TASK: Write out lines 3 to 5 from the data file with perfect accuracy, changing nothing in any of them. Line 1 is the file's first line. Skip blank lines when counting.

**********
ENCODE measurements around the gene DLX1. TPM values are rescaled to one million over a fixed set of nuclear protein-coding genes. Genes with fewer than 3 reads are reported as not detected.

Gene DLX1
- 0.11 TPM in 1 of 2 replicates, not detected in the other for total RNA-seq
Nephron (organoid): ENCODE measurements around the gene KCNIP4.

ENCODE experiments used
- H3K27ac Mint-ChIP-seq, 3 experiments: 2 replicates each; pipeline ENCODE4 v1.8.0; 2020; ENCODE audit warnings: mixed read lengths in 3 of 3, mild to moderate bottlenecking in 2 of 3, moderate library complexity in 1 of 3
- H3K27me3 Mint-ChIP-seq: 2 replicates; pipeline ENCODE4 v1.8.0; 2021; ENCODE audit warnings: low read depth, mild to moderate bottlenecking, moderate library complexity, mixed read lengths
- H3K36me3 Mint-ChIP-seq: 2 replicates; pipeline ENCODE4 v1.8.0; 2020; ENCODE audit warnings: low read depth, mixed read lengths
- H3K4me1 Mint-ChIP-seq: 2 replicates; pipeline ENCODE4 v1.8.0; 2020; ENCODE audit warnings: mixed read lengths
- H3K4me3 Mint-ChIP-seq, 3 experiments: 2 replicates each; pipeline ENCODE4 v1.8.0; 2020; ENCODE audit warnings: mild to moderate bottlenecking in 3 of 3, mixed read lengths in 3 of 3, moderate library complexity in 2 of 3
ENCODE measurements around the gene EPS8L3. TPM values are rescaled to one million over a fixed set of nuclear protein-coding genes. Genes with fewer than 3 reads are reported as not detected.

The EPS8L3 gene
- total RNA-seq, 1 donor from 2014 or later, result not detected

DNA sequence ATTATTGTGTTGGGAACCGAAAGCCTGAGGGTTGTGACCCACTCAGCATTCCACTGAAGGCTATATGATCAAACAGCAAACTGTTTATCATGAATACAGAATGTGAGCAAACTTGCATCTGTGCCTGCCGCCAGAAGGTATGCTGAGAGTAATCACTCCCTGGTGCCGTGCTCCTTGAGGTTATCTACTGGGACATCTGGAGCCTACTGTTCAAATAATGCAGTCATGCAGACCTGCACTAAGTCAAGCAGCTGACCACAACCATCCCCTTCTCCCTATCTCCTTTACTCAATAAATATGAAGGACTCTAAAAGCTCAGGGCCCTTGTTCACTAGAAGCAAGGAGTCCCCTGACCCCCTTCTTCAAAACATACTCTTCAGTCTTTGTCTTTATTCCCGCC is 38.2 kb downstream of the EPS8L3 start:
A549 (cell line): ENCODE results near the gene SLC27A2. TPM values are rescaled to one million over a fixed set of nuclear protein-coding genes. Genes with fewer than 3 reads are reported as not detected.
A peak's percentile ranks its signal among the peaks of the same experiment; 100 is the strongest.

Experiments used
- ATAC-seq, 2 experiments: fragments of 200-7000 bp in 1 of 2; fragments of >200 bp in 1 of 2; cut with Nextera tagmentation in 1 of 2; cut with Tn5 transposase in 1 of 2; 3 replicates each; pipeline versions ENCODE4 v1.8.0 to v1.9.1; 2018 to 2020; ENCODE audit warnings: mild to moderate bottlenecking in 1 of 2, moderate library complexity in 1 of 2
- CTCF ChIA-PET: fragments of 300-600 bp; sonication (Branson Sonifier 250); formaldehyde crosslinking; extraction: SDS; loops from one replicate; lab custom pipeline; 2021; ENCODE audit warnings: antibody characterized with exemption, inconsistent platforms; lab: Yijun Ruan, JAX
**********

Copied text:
- 0.11 TPM in 1 of 2 replicates, not detected in the other for total RNA-seq
Nephron (organoid): ENCODE measurements around the gene KCNIP4.

ENCODE experiments used